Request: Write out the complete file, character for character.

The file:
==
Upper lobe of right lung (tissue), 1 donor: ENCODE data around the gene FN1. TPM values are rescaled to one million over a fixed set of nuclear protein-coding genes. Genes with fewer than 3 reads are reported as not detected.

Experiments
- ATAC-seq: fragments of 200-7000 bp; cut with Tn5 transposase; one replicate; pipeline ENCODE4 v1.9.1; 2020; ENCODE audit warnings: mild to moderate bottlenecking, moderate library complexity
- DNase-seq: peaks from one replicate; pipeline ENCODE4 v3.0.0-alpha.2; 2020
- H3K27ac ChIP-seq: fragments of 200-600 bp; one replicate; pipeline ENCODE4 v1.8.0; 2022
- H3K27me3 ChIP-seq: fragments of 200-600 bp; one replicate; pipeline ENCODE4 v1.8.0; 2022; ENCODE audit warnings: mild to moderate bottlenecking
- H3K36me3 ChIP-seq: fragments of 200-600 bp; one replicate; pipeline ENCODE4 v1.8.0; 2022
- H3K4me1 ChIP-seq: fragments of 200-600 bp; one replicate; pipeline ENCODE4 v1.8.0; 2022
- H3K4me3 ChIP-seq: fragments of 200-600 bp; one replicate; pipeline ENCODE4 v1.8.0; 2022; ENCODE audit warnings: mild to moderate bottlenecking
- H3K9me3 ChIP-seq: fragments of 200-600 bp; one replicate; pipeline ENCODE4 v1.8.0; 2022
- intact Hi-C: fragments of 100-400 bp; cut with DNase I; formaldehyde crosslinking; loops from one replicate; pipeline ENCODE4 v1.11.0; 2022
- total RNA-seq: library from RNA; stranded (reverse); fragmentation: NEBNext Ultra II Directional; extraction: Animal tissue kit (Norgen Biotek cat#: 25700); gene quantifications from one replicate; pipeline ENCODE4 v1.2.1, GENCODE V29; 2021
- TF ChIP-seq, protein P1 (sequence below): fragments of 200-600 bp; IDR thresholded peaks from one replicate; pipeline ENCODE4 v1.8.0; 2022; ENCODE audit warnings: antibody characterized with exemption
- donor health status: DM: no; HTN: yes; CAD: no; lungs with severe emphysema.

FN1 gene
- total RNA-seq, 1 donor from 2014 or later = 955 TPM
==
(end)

Upper lobe of right lung (tissue), 1 donor: ENCODE data around the gene FN1. TPM values are rescaled to one million over a fixed set of nuclear protein-coding genes. Genes with fewer than 3 reads are reported as not detected.

Experiments
- ATAC-seq: fragments of 200-7000 bp; cut with Tn5 transposase; one replicate; pipeline ENCODE4 v1.9.1; 2020; ENCODE audit warnings: mild to moderate bottlenecking, moderate library complexity
- DNase-seq: peaks from one replicate; pipeline ENCODE4 v3.0.0-alpha.2; 2020
- H3K27ac ChIP-seq: fragments of 200-600 bp; one replicate; pipeline ENCODE4 v1.8.0; 2022
- H3K27me3 ChIP-seq: fragments of 200-600 bp; one replicate; pipeline ENCODE4 v1.8.0; 2022; ENCODE audit warnings: mild to moderate bottlenecking
- H3K36me3 ChIP-seq: fragments of 200-600 bp; one replicate; pipeline ENCODE4 v1.8.0; 2022
- H3K4me1 ChIP-seq: fragments of 200-600 bp; one replicate; pipeline ENCODE4 v1.8.0; 2022
- H3K4me3 ChIP-seq: fragments of 200-600 bp; one replicate; pipeline ENCODE4 v1.8.0; 2022; ENCODE audit warnings: mild to moderate bottlenecking
- H3K9me3 ChIP-seq: fragments of 200-600 bp; one replicate; pipeline ENCODE4 v1.8.0; 2022
- intact Hi-C: fragments of 100-400 bp; cut with DNase I; formaldehyde crosslinking; loops from one replicate; pipeline ENCODE4 v1.11.0; 2022
- total RNA-seq: library from RNA; stranded (reverse); fragmentation: NEBNext Ultra II Directional; extraction: Animal tissue kit (Norgen Biotek cat#: 25700); gene quantifications from one replicate; pipeline ENCODE4 v1.2.1, GENCODE V29; 2021
- TF ChIP-seq, protein P1 (sequence below): fragments of 200-600 bp; IDR thresholded peaks from one replicate; pipeline ENCODE4 v1.8.0; 2022; ENCODE audit warnings: antibody characterized with exemption
- donor health status: DM: no; HTN: yes; CAD: no; lungs with severe emphysema.

FN1 gene
- total RNA-seq, 1 donor from 2014 or later = 955 TPM